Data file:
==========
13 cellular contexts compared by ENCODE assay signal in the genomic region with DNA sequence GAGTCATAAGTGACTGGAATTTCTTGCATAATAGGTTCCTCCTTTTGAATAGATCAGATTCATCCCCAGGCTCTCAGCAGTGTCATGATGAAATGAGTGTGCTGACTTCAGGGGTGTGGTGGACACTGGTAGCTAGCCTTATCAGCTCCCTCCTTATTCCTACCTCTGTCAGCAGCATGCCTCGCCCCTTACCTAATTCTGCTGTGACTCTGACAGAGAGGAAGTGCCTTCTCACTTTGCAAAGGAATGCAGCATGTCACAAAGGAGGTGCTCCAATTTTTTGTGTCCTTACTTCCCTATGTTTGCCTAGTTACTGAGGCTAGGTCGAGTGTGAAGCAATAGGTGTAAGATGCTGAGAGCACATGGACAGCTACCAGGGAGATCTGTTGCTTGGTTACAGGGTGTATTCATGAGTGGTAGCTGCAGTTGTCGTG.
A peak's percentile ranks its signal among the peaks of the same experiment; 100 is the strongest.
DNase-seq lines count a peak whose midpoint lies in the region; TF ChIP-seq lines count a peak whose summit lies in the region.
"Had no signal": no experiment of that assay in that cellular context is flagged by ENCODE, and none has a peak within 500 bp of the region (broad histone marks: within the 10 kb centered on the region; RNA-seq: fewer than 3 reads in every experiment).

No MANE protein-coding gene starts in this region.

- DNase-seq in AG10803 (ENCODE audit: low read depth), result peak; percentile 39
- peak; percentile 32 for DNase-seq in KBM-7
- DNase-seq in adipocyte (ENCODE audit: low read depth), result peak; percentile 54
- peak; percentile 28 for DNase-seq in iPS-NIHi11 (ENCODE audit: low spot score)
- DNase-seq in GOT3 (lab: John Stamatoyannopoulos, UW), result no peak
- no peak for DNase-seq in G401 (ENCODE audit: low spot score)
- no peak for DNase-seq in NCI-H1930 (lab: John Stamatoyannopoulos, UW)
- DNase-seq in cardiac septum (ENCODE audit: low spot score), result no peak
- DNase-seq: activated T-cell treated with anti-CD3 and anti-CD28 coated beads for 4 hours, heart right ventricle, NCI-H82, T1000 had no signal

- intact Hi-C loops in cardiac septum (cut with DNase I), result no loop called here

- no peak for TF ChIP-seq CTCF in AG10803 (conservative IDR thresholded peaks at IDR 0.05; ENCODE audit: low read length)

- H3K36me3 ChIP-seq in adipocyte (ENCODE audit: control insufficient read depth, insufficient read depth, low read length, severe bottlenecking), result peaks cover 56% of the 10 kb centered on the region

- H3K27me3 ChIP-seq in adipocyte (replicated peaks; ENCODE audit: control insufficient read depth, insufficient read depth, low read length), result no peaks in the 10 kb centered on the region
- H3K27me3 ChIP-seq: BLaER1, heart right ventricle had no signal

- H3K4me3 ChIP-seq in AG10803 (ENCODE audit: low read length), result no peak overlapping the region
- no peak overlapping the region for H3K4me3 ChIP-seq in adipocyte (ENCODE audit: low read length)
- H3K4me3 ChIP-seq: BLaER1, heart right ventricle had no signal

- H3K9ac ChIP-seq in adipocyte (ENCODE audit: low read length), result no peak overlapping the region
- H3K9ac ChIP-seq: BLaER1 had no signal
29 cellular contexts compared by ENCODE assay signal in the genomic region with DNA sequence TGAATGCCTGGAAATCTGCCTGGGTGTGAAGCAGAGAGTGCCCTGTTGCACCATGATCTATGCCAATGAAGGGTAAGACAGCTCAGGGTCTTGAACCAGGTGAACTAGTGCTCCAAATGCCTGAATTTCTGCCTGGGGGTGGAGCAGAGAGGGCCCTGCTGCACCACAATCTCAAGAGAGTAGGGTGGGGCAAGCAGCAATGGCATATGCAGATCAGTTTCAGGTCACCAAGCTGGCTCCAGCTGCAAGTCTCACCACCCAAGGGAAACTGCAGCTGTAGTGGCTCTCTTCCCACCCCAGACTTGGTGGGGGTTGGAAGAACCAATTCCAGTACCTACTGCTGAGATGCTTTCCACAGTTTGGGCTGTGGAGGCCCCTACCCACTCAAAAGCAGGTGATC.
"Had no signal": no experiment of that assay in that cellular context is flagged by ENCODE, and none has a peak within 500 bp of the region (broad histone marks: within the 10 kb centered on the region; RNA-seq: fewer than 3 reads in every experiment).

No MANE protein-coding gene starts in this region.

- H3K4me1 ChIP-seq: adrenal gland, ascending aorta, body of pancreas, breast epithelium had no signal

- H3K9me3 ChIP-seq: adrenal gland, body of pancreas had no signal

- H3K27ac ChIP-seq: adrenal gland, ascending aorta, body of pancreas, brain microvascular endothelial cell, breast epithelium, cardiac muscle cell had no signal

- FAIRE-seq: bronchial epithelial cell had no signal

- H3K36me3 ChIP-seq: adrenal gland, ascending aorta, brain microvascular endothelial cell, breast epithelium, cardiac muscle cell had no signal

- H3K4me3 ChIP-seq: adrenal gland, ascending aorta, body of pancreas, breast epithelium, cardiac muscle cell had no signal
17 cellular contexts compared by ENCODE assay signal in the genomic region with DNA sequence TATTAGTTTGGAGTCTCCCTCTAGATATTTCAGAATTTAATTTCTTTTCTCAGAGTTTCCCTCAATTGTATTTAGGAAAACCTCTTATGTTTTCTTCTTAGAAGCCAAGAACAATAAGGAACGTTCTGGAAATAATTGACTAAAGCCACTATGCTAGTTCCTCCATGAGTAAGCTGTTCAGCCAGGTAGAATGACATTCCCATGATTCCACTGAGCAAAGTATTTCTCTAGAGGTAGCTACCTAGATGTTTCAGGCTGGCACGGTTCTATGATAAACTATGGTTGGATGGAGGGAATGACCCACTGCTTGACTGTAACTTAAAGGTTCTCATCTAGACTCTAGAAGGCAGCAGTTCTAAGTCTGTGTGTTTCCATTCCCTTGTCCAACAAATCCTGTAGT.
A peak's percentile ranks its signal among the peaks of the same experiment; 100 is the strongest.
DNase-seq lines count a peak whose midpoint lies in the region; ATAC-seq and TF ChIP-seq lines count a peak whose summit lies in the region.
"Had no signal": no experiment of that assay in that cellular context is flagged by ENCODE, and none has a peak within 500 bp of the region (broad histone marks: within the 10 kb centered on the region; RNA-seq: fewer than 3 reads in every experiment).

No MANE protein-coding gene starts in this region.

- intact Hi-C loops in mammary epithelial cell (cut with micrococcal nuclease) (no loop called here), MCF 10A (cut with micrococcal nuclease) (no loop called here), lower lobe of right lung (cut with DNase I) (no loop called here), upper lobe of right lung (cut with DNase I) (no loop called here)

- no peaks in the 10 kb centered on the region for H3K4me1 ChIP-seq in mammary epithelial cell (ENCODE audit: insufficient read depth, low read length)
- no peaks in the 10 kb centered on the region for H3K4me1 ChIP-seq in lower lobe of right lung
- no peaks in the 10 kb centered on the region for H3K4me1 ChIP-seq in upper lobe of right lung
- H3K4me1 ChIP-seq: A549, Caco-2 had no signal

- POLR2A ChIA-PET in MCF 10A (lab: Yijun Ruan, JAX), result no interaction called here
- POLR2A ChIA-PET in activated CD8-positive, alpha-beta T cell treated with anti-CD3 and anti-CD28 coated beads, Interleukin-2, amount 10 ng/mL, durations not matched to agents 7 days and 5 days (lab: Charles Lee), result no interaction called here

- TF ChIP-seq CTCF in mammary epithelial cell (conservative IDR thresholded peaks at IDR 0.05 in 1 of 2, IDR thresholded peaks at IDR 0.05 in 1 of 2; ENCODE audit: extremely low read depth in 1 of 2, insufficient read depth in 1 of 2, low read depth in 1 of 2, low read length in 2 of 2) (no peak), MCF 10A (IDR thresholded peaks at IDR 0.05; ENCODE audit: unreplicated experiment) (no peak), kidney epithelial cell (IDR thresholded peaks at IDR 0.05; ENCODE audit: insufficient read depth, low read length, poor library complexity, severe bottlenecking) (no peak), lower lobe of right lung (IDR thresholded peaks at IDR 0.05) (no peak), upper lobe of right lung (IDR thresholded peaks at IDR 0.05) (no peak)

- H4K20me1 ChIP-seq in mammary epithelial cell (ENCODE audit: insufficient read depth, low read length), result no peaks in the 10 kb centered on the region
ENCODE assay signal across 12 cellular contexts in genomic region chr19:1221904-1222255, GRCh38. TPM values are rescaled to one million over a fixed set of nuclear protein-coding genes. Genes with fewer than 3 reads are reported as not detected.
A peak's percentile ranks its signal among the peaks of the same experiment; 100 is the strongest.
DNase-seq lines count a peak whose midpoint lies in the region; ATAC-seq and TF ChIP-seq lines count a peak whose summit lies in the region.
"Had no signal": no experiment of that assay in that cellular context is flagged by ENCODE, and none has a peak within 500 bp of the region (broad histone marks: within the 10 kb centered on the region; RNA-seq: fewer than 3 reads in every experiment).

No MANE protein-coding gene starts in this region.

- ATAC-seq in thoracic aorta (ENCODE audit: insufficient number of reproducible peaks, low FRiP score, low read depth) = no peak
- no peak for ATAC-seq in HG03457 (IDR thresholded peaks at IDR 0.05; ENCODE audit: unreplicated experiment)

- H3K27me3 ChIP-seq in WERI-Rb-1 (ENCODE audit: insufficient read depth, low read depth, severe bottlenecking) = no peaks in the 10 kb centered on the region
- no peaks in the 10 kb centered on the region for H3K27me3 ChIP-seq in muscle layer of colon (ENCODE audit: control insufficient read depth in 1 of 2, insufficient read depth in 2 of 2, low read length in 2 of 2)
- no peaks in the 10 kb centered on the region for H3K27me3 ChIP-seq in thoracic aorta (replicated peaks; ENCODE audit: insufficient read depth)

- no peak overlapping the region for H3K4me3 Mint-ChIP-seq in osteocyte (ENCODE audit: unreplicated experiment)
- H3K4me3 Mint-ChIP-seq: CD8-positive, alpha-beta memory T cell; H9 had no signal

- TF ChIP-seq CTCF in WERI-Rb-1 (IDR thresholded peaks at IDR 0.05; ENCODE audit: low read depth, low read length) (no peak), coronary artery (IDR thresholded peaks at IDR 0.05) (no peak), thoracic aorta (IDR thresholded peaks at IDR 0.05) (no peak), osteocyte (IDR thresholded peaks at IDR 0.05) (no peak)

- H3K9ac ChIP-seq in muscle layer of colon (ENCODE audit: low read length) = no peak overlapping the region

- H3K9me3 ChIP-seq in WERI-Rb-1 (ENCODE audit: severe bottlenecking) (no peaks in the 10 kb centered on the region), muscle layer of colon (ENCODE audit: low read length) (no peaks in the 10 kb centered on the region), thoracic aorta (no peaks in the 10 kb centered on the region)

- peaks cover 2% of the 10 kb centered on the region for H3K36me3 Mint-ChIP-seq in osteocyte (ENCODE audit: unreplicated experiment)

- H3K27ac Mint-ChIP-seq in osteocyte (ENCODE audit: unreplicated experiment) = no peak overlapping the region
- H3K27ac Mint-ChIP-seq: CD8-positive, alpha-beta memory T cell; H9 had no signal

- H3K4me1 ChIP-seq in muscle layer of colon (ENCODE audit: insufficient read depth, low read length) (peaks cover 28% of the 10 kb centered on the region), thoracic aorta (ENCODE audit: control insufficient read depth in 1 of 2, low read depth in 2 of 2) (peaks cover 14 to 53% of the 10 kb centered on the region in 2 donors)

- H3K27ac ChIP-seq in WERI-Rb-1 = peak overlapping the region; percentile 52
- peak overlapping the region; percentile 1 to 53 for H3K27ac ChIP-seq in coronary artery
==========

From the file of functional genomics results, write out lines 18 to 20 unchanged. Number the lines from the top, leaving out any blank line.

- H3K27me3 ChIP-seq in adipocyte (replicated peaks; ENCODE audit: control insufficient read depth, insufficient read depth, low read length), result no peaks in the 10 kb centered on the region
- H3K27me3 ChIP-seq: BLaER1, heart right ventricle had no signal

- H3K4me3 ChIP-seq in AG10803 (ENCODE audit: low read length), result no peak overlapping the region